Sperm Donation Abroad – What You Need to Know

Posted on November 14, 2017 in ,

sperm donation abroad

Our recent survey revealed that many people are going abroad for sperm donation treatment as well donor egg treatment. In many ways sperm donation alongside regular IVF using your own eggs s quite straightforward. Once the sperm donor is chosen, you can plan your treatment around your cycle without having to coordinate with an egg donor. Some people will need a sperm donor with egg donation treatment and this combination of donor sperm and donor eggs usually brings a high level of success.

Sperm Donors in Europe

Sperm donors in Europe are anonymous although in some countries, children born from donors can, at maturity, find out more about their donor e.g. Finland and Poland. Sperm donors usually receive compensation for donating. They are rigorously screened by the clinics and the tests include psychological as well as physical. By law most countries in Europe will test for Hepatitis B and C, HIV, and syphilis. But many will go beyond this and test for many more blood and genetic diseases. As technology develops, more and more genetic conditions are now being screened than ever before.

Sperm Donation Abroad – How Much Does it Cost?

When you travel abroad for fertility treatment, there are a number of costs to consider. I’ve spoken about these in previous posts, but with regard to sperm donation there will be a cost associated with buying sperm vials which can cost between 250- 300 Euros depending on the country. If you are successful with the donor, it may be that you would want to use the same donor for future treatments in order to have blood siblings for your child. In this case, it may be wise to investigate this option with the clinics when you’ve decided on a donor.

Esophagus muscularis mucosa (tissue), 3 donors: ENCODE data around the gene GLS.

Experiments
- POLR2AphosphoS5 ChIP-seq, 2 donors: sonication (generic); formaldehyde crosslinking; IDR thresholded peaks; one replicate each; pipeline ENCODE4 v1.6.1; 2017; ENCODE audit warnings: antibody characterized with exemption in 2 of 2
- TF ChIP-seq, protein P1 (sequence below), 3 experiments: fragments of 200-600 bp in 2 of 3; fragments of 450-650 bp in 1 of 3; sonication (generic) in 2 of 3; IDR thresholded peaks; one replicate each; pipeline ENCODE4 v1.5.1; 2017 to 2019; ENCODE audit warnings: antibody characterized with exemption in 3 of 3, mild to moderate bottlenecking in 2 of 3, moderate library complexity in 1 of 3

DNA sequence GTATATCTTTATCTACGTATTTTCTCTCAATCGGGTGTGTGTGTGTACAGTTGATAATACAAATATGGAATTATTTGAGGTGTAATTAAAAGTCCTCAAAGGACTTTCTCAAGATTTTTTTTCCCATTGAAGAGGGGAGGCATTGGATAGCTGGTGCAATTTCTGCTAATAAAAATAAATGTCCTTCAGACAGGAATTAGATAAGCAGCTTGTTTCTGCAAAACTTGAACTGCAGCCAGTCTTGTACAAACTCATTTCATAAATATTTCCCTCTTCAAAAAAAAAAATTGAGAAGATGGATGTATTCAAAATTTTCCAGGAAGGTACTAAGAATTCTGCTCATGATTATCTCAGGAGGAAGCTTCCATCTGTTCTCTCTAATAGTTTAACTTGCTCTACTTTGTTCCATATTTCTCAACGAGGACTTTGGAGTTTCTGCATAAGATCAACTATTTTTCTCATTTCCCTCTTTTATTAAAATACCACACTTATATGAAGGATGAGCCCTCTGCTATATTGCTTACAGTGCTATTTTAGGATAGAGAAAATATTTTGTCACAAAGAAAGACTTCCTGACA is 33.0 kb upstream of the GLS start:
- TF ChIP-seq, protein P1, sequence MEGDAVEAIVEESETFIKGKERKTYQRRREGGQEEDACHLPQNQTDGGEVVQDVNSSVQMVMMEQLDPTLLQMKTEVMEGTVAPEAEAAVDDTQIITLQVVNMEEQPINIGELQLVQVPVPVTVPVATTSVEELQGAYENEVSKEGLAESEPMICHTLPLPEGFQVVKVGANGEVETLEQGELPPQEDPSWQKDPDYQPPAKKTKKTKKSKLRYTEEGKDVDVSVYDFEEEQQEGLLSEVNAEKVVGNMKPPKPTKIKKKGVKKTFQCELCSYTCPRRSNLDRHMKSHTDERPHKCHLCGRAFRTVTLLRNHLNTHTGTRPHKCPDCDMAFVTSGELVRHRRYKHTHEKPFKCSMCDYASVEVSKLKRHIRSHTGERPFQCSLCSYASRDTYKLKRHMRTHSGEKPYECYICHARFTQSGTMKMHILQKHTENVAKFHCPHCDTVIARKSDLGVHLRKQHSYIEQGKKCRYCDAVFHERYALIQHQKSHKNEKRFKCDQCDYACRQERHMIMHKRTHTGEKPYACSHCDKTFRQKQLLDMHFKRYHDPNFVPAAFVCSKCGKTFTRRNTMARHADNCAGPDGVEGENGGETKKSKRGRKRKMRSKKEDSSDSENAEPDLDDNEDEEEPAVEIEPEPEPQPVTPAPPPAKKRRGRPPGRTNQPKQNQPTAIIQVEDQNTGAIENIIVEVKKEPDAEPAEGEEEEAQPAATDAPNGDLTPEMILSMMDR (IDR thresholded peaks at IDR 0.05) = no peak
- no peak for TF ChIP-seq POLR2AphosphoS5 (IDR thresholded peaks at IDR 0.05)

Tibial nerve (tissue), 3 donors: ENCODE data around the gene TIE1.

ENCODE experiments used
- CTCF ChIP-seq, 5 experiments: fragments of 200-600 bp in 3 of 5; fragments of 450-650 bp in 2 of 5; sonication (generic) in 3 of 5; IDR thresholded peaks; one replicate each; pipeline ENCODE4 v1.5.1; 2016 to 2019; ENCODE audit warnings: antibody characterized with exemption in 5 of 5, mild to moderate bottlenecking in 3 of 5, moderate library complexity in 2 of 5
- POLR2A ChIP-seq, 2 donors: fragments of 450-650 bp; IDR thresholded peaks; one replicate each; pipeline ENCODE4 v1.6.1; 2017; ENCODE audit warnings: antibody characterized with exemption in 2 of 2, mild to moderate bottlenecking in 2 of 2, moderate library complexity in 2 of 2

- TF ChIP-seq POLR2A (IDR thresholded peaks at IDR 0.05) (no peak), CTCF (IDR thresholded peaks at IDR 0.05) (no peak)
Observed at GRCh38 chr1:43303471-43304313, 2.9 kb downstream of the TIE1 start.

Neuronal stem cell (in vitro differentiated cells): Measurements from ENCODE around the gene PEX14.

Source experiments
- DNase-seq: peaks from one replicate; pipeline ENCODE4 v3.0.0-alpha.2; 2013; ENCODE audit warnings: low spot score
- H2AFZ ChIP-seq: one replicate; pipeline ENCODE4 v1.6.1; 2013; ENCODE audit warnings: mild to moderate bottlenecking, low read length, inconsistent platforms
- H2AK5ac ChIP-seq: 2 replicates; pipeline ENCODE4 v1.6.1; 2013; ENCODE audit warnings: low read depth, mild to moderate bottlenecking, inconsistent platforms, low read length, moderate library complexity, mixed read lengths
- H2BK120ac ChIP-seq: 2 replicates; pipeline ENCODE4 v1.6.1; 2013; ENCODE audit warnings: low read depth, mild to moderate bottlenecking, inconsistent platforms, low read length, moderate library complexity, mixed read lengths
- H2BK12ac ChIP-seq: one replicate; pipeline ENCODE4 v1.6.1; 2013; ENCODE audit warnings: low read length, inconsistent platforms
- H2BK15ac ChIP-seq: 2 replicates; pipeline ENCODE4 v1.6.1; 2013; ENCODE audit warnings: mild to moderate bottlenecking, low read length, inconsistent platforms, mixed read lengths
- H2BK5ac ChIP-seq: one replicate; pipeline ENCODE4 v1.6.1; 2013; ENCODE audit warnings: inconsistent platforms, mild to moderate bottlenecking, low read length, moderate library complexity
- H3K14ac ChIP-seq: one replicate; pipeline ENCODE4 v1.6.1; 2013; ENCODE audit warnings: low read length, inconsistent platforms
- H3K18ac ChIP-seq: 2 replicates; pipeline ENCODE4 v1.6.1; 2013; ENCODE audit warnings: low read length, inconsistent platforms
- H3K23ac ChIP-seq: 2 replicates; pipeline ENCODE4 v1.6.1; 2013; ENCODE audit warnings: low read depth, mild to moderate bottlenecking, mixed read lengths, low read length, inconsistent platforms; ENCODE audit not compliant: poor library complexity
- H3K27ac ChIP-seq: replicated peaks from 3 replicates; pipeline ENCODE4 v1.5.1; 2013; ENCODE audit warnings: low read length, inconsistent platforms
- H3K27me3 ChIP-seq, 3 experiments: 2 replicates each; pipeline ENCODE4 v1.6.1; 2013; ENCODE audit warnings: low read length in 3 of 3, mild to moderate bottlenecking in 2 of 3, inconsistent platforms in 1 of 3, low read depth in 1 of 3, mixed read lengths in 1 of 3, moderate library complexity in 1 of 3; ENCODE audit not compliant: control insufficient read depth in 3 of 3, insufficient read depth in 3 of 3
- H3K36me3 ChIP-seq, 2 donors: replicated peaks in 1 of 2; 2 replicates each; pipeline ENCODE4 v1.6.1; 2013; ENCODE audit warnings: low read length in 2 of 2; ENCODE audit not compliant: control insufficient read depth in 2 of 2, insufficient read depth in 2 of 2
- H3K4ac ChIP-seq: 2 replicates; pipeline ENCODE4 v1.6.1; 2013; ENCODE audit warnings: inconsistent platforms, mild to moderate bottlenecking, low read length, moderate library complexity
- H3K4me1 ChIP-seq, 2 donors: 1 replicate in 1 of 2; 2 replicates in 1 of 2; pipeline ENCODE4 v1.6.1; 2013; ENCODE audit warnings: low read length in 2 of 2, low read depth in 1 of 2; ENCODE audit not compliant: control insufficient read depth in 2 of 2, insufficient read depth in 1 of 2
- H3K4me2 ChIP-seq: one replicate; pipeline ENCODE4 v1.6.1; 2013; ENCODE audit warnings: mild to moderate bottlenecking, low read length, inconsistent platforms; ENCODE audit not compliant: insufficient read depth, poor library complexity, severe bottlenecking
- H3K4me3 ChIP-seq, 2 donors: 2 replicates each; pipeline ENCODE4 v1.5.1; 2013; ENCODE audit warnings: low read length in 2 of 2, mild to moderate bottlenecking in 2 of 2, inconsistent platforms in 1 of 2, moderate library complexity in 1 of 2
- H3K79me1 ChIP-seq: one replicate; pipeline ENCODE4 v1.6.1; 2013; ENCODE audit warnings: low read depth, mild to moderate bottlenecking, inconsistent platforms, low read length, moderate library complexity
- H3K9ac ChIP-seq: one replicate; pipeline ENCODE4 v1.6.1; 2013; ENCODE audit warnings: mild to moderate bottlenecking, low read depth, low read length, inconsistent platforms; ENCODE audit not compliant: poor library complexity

Sperm Donation – Do I need ICSI?

Many overseas fertility clinics will by default choose ICSI with donor sperm. Intracytoplasmic sperm Injection (ICSI) is where one spermatozoa is injected into the mature egg by passing the need for the sperm to penetrate the zona pellucida of the egg. Some sperm, even healthy sperm, cannot overcome this last hurdle of fertilisation and that is where ICSI can help. But is it required with proven donors? It is used by overseas clinics in case there is a problem with normal fertilisation. Usually there should be no problem with normal healthy eggs and sperm but nature is not predictable. If you have travelled abroad for treatment and you have eggs which won’t fertilise normally then it will be a huge disappoint. So ICSI is used to prevent this scenario from happening – even though it might not strictly be required.

Just like egg donors, sperm donors in Europe are plentiful- largely due to the anonymity laws. Some women will travel to particular countries to find a donor with particular characteristics. For example, Scandinavian countries are popular.

Have you had good experiences with donor sperm abroad?

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